The reading world is catching up with William Lashner, and it’s high time. Lashner is perhaps best known for his gritty courtroom series featuring Philadelphia attorney Victor Carl, but his numerous stand-alone works, including the newly published A FILTHY BUSINESS, are like Edward Hopper paintings come to print. The plots of each and all are darkly layered, full of fire and black humor, and peppered through with enough nasty, unforgettable characters (the type you keep at the far outer rim of your acquaintances, if you can’t eliminate them from your orbit entirely) to populate several books. Lashner’s latest is no exception.
A FILTHY BUSINESS is narrated primarily through the scarred and world-weary voice of Phil Kubiak, as he sits at a table in a no-name bar on the posterior end of nowhere and tells his story to a female journalist who has come to hear what he has to say, ostensibly for a magazine article and perhaps for something more. The Phil Kubiak who presents himself is not the good-looking, physically capable specimen that she expects. The appearance anticipated is of clean, clear-cut features and a vigorous, capable swagger. The man she meets drags one leg, all but useless, behind him as he approaches with one eye patched, a sort of Long John Silver minus the pegleg and the parrot.
"A FILTHY BUSINESS may be Lashner’s best work to date. I would have read it faster than I ultimately did; there were, however, passages dropped like gold coins throughout the narrative that I could not help but linger over again and again."
Phil has come through some hard times, and he tells all throughout the book --- beginning with his stint as a gold salesman in a boiler room operation stuck in a small strip center office in Carson City to his dream job, if you will, as a fixer with what is known as the Hyena Squad, a high-priced clean-up and wish-granting service for the very rich who aren’t concerned with such minor limitations as legalities. Phil has to win a very long and unusual competition for a seat at the table, and he does so, all the while watched by the lovely and enigmatic Cassandra and the not-so-lovely and even more mysterious “Mr. Maambong,” who is the man behind the desk (if not behind the curtain) of the enterprise.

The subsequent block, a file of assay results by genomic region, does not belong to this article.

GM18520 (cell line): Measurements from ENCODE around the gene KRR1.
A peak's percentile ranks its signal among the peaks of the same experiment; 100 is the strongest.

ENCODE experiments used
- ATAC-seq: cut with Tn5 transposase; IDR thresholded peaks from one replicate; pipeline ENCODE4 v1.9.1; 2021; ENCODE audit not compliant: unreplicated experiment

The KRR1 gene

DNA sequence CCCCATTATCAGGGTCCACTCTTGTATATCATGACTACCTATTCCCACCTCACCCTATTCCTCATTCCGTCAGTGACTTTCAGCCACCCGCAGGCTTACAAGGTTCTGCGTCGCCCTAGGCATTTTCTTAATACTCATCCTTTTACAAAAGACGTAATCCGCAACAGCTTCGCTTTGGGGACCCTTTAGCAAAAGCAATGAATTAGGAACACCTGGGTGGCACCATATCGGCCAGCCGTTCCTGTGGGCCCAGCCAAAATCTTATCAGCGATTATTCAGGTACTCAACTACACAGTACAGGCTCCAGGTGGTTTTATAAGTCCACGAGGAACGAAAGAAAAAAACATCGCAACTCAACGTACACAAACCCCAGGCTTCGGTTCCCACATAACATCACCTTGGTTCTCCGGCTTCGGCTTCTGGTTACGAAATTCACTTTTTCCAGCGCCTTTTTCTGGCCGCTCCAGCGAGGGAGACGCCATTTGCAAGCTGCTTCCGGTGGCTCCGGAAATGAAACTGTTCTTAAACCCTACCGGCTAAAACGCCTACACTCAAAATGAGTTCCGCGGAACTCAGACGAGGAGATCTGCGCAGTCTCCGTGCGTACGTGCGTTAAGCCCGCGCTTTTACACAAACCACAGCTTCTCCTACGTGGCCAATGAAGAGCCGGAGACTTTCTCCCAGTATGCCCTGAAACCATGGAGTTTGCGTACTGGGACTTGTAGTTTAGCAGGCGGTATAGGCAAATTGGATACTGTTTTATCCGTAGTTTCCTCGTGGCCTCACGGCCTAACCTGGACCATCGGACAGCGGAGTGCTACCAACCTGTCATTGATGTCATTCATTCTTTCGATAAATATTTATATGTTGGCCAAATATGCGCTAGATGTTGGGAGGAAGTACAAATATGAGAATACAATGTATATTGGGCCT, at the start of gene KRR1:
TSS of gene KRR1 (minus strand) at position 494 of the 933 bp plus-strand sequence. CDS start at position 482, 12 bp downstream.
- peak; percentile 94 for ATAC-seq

Phil recounts his experiences working for the Hyena Squad as the nominal head of the Last Chance Crew. They perform seemingly impossible tasks with remarkable aplomb, even as Phil insists on one condition that, ironically, makes him a less-than-perfect employee. Phil’s narrative line occasionally interrupts itself as he describes his own childhood and his mother, who is imprisoned and as a practical matter is beyond redemption. He apparently is in a similar state; his scars are not limited to his exterior. His stories may be episodic, but his narrative is full of surprises, some of which the reader will anticipate while many will not be. Lashner is still heaving verbal concussion grenades into that scuzzy, unnamed bar as he presents the last few paragraphs of Phil’s story.
A FILTHY BUSINESS may be Lashner’s best work to date. I would have read it faster than I ultimately did; there were, however, passages dropped like gold coins throughout the narrative that I could not help but linger over again and again. Some were hilarious, others were poignant. One that I recall near the beginning of the book concerned the momentary stops along Phil’s downward spiral as he marked his descent from one occupation to another --- lawyer, gold salesman, fixer, thief ---and displayed, far too late, a gray cloud of wistful insight. It’s the type of passage that you should eventually come across as an epigraph in someone else’s novel (with proper credit, of course). It depressed me for days, for reasons unimportant here, but ultimately in the best of ways.
However, the book’s best element is that one is unable to anticipate what will happen from moment to moment. The reader has no idea what is going to occur next, other than that it is going to be bad. Or worse. The story is revealed in the same manner in which those Russian nesting dolls manifest themselves, if you can imagine that each doll contains, in addition to a smaller doll, a progressively larger spider. I hate spiders, but I recommend you read A FILTHY BUSINESS.
Reviewed by Joe Hartlaub on May 5, 2017
A Filthy Business
by William Lashner
- Publication Date: May 2, 2017
- Genres:Fiction, Suspense, Thriller
- Paperback: 368 pages
- Publisher: Thomas & Mercer
- ISBN-10: 1477817859
- ISBN-13: 9781477817858
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